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Fair Trade Shopping at Ten Thousand Villages

Imagine shopping for gifts this holiday season in a cozy, beautifully decorated shop scented with cinnamon and coffee. Imagine that your purchase makes a difference in your community and throughout the developing world, too.

Peaceful African or Indian music plays while you browse through the colorful, cheerful isles and shelves, filled with treasures created by skilled artisans. There is no pressure from the helpful salespeople; they are all volunteers who believe in supporting the fair trade mission of this store, Ten Thousand Villages. The income from what you choose to purchase goes directly to the artisan who created it, and to communities in all corners of the world.


"We are a local nonprofit that relies on sales and donations to keep our fair trade mission in a store in Seattle," says Kmbris Bond, president of our local store, which is tucked into a corner of Seattle's Roosevelt District.

Ten Thousand Villages works with more than 130 artisan groups in 40 countries in Africa, Asia, Latin America and the Middle East. Through fair trade, artisans are paid a fair wage for their work and in turn are given the opportunity for a better quality of life. In most department stores, the connection is not made between the customer and the person who made the item they are purchasing. At Ten Thousand Villages, that connection is made and celebrated.

Yet, does all of this matter to your child as they step into the store and see brightly colored zebras, giraffes and frogs? To them, this is a field trip around exotic places of the world!

My children love the intriguing selection of instruments. There are drums of all shapes and sizes, traditional rain sticks, whistles, noisemakers and thumb pianos. And there are lots of toys, too. As with every item that you hold in your hand at Ten Thousand Villages, you can connect to the person who made it by hearing their story.


The adorable finger puppets, priced at $3.50, are made by a fair trade organization called Manos Amigas, or "Hands Joined in Friendship." They work with families who live in impoverished areas of Lima and the Andean highlands. And back here in Seattle, they look very cute peaking out of the top of a Christmas stocking.

Another toy that touches my heart is the Batsirana Sharing Doll. When you purchase one of these beautifully made, soft and huggable dolls for $34.95, its "twin" doll is given to a child in Zimbabwe who is affected by HIV or AIDS.

While shopping at Ten Thousand Villages, you really get the sense of the power that your purchase holds, especially around the holidays. If you are feeling that you would like to support the Philippines after the tragedy that took place there recently, Ten Thousand Villages sells the handiwork of artisans of the Highland Women's Multipurpose Co-op.

"The women turn old newspapers into beautiful products by wrapping the paper into coils to make spiraled building blocks," reads the story that accompanies the craft. These baskets, picture frames, earrings and coasters are truly impressive, and are very affordable.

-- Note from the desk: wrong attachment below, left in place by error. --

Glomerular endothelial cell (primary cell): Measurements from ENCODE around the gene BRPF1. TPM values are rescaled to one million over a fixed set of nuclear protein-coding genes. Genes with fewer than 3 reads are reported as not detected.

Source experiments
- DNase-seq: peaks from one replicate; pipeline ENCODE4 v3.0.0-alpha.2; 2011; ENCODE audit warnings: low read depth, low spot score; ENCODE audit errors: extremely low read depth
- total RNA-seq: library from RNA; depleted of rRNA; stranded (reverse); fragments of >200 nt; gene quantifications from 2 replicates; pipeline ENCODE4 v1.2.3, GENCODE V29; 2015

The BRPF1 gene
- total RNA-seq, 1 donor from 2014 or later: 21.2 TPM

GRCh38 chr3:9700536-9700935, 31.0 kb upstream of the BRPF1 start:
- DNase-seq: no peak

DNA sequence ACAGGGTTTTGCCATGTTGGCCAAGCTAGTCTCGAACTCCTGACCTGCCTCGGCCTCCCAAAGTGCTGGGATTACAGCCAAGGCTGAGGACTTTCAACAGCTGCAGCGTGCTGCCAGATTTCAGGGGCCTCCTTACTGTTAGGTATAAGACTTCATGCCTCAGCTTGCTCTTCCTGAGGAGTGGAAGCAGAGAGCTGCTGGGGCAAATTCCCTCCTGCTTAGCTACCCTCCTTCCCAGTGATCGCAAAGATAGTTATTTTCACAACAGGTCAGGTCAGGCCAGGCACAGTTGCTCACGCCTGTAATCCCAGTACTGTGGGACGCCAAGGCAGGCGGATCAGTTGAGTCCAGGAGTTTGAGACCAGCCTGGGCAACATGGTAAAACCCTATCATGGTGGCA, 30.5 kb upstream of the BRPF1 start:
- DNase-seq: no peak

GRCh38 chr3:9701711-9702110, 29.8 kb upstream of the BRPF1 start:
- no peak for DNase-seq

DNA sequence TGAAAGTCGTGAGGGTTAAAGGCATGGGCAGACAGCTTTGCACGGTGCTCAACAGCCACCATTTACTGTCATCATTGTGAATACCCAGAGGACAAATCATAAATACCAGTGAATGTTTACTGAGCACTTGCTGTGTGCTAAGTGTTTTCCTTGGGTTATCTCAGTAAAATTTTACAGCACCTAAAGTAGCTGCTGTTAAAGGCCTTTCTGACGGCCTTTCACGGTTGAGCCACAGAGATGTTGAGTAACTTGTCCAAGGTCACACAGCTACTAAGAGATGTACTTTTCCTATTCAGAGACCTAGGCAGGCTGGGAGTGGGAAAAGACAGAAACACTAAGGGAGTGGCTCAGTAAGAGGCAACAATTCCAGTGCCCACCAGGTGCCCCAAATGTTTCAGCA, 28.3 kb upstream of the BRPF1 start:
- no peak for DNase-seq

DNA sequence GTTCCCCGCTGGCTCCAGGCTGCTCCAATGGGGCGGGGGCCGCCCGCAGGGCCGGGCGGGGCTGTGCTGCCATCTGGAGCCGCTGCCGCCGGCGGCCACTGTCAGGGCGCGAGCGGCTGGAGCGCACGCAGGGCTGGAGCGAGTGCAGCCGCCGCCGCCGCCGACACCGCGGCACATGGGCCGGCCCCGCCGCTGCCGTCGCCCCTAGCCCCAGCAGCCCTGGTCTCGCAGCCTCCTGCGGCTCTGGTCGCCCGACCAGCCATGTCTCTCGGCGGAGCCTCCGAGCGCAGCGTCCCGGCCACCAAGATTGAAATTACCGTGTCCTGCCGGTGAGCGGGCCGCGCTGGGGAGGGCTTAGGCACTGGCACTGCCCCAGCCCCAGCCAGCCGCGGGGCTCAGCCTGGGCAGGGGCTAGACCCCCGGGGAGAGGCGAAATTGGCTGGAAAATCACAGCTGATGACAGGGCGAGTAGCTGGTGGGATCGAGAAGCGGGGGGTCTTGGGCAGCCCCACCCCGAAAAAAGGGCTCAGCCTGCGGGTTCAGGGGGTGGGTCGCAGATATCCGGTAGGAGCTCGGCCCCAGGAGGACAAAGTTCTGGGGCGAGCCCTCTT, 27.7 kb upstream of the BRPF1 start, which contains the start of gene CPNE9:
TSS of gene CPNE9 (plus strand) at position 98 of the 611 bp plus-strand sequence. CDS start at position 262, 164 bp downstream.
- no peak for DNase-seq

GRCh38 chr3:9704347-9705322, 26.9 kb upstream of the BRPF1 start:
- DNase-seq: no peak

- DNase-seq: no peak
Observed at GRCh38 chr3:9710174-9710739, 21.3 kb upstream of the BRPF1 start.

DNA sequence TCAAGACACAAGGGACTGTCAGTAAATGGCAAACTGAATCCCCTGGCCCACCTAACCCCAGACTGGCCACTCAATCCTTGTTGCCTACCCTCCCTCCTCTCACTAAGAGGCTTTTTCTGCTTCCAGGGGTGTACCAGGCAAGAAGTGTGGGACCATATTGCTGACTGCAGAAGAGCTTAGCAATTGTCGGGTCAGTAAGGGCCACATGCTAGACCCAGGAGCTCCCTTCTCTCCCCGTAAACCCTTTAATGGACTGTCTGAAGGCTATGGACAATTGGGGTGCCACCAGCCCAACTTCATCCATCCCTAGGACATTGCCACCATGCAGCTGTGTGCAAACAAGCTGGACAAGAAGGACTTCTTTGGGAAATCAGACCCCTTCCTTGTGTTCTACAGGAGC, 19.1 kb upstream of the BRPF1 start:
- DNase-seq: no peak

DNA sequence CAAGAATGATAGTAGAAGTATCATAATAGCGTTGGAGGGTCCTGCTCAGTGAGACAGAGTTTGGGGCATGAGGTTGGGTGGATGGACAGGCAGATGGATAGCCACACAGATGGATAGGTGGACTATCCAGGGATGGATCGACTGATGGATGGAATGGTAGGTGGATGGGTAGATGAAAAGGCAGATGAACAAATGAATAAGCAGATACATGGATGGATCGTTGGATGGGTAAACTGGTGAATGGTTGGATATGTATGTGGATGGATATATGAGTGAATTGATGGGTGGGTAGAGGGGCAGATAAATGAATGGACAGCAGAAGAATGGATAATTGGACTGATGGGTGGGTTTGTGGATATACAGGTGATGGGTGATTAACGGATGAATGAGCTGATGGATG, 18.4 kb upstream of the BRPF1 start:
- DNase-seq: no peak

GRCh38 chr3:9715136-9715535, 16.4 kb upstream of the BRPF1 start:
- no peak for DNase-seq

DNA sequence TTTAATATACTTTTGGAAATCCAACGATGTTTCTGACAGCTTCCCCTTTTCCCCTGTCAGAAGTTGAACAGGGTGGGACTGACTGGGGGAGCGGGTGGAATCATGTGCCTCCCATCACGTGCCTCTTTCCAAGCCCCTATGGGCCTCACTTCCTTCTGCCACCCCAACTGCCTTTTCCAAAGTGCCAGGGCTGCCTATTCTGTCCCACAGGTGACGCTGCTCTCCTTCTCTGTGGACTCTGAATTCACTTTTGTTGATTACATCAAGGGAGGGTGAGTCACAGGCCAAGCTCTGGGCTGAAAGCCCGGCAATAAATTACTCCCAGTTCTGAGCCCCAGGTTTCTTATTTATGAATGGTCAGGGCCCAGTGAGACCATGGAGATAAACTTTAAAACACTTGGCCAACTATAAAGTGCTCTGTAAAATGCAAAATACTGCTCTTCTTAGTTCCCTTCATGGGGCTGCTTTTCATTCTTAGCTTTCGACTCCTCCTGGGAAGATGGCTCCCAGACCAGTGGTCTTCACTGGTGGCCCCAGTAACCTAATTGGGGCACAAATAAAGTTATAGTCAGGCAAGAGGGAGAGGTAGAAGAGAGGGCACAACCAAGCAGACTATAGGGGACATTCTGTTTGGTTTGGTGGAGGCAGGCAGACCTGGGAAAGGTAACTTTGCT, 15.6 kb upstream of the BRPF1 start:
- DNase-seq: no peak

Another favorite Ten Thousand Villages item is the Guatemalan Worry Dolls. These tiny dolls, priced at $6, come in a colorful woven bag. Children can tell their worries to the dolls. I've found them under my son's pillow on occasion, and they seem to help him. They are very inexpensive and are a great stocking stuffer.

The cheery Orange Peel Doll, at $6, is created from orange peels in orange juice producing areas of Columbia. This is the ultimate in recycling and ingenuity.

Throughout the store, hacky sacks and comical winter hats featuring lions and Angry Birds can be found, as well as pillows, wall hangings and home décor.


Many of the crafts that you see are examples of art forms that have been practiced and passed down through centuries. These crafts are being kept alive through the support of Ten Thousand Villages. The Phoenician Glass from the West Bank is an example of this. I left the store with an intricately swirled glass ornament in a rich purple and green. A silly "Yeti" Christmas ornament also made its way into my bag along with, of course, fair trade chocolate. The gorgeous bright yellow and turquoise throw made from repurposed saris is on my wish list!

Ten Thousand Villages carries an impressive collection of hats, silk or wool scarves and an eclectic selection of purses. There are walls and counters filled with very reasonably priced, unique jewelry from all over the world. Children can easily choose something for their mother, grandmother or big sister as a gift for Christmas.

If you are looking for a way to corral your household clutter, or organize your toys, including the ones that will soon be arriving at your house, Ten Thousand Villages has a wide selection of baskets in all shapes and sizes ranging in price from $5 to $39. Many of these baskets come with lids and are a great, eco-friendly alternative to plastic storage bins.

Ten Thousand Villages, while operating on a global scale, is truly a community store. Families come in regularly to spend an afternoon, shopping and exploring. Be sure to watch the events calendar found on their website; they'll be hosting a regular book club, craft and movie nights.

As well, stop by on Dec. 4 from 6 to 8 p.m.; the Roosevelt Neighborhood Winter Celebration and Tree Lighting will be held right outside the store. This is a free event that will feature live music, warm beverages and treats, and gifts for everyone.

At this time of year, Ten Thousand Villages is filled to the brim with nativities from around the world, garlands and a host of unique Christmas ornaments. Stop by to see what treasures you may find, and to support the mission of fair trade in Seattle.

All photos by Tonya Cunningham.

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